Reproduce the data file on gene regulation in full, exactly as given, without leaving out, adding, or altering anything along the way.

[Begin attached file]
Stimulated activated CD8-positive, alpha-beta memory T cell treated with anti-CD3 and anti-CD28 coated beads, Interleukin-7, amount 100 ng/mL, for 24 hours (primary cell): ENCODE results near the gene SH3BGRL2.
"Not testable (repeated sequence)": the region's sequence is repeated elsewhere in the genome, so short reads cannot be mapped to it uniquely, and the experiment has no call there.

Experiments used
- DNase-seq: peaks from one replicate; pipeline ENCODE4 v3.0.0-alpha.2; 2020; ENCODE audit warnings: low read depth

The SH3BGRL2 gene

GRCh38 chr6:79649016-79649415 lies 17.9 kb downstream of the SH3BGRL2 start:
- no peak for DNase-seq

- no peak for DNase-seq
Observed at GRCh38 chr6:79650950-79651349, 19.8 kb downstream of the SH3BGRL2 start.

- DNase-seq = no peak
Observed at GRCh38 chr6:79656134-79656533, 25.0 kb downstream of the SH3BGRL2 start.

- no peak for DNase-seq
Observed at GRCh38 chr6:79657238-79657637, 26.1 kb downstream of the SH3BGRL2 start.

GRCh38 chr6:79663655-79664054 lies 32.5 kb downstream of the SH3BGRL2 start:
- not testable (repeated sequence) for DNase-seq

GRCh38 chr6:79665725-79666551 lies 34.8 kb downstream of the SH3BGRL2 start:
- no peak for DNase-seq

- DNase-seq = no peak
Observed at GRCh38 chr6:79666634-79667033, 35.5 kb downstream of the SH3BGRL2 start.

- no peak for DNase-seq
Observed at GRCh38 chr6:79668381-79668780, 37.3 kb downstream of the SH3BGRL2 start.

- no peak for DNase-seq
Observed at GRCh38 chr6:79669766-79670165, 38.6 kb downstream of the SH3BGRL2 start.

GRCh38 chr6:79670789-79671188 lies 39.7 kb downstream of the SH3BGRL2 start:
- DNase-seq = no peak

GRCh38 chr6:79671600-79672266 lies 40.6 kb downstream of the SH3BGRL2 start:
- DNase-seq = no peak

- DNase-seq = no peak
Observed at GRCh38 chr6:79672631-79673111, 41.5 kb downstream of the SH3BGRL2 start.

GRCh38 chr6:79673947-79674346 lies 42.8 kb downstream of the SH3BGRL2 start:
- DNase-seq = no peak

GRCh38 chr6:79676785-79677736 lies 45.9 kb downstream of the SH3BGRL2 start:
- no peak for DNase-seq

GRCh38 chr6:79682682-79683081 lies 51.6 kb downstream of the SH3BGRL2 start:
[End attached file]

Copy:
Stimulated activated CD8-positive, alpha-beta memory T cell treated with anti-CD3 and anti-CD28 coated beads, Interleukin-7, amount 100 ng/mL, for 24 hours (primary cell): ENCODE results near the gene SH3BGRL2.
"Not testable (repeated sequence)": the region's sequence is repeated elsewhere in the genome, so short reads cannot be mapped to it uniquely, and the experiment has no call there.

Experiments used
- DNase-seq: peaks from one replicate; pipeline ENCODE4 v3.0.0-alpha.2; 2020; ENCODE audit warnings: low read depth

The SH3BGRL2 gene

GRCh38 chr6:79649016-79649415 lies 17.9 kb downstream of the SH3BGRL2 start:
- no peak for DNase-seq

- no peak for DNase-seq
Observed at GRCh38 chr6:79650950-79651349, 19.8 kb downstream of the SH3BGRL2 start.

- DNase-seq = no peak
Observed at GRCh38 chr6:79656134-79656533, 25.0 kb downstream of the SH3BGRL2 start.

- no peak for DNase-seq
Observed at GRCh38 chr6:79657238-79657637, 26.1 kb downstream of the SH3BGRL2 start.

GRCh38 chr6:79663655-79664054 lies 32.5 kb downstream of the SH3BGRL2 start:
- not testable (repeated sequence) for DNase-seq

GRCh38 chr6:79665725-79666551 lies 34.8 kb downstream of the SH3BGRL2 start:
- no peak for DNase-seq

- DNase-seq = no peak
Observed at GRCh38 chr6:79666634-79667033, 35.5 kb downstream of the SH3BGRL2 start.

- no peak for DNase-seq
Observed at GRCh38 chr6:79668381-79668780, 37.3 kb downstream of the SH3BGRL2 start.

- no peak for DNase-seq
Observed at GRCh38 chr6:79669766-79670165, 38.6 kb downstream of the SH3BGRL2 start.

GRCh38 chr6:79670789-79671188 lies 39.7 kb downstream of the SH3BGRL2 start:
- DNase-seq = no peak

GRCh38 chr6:79671600-79672266 lies 40.6 kb downstream of the SH3BGRL2 start:
- DNase-seq = no peak

- DNase-seq = no peak
Observed at GRCh38 chr6:79672631-79673111, 41.5 kb downstream of the SH3BGRL2 start.

GRCh38 chr6:79673947-79674346 lies 42.8 kb downstream of the SH3BGRL2 start:
- DNase-seq = no peak

GRCh38 chr6:79676785-79677736 lies 45.9 kb downstream of the SH3BGRL2 start:
- no peak for DNase-seq

GRCh38 chr6:79682682-79683081 lies 51.6 kb downstream of the SH3BGRL2 start: